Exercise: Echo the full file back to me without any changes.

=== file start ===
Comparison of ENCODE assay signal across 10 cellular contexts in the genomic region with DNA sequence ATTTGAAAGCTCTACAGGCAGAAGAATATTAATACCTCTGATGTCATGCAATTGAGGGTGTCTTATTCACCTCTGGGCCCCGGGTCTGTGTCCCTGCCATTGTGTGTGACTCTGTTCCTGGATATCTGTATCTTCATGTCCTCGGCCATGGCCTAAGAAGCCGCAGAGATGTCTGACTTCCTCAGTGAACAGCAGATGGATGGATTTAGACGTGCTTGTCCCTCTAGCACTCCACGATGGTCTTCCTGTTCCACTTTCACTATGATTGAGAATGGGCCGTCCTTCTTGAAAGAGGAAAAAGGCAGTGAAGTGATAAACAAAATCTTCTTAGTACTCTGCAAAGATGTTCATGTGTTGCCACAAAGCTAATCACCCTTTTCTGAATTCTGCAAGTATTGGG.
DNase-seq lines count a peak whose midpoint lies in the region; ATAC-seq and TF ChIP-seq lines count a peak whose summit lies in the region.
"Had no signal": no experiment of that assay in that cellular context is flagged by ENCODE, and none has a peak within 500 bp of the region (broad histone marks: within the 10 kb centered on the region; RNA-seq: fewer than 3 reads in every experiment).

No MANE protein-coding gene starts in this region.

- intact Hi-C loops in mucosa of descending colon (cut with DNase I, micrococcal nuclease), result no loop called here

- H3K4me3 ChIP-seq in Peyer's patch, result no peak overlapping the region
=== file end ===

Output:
Comparison of ENCODE assay signal across 10 cellular contexts in the genomic region with DNA sequence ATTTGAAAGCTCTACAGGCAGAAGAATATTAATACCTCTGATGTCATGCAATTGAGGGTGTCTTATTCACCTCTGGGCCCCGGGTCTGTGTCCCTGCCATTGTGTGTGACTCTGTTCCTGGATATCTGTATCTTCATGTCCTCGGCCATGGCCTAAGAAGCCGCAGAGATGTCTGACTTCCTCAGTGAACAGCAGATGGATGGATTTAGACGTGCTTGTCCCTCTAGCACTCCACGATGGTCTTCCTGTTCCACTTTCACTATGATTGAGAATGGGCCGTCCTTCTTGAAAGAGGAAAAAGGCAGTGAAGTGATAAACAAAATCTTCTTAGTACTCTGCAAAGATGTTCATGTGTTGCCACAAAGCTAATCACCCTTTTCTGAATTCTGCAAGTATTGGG.
DNase-seq lines count a peak whose midpoint lies in the region; ATAC-seq and TF ChIP-seq lines count a peak whose summit lies in the region.
"Had no signal": no experiment of that assay in that cellular context is flagged by ENCODE, and none has a peak within 500 bp of the region (broad histone marks: within the 10 kb centered on the region; RNA-seq: fewer than 3 reads in every experiment).

No MANE protein-coding gene starts in this region.

- intact Hi-C loops in mucosa of descending colon (cut with DNase I, micrococcal nuclease), result no loop called here

- H3K4me3 ChIP-seq in Peyer's patch, result no peak overlapping the region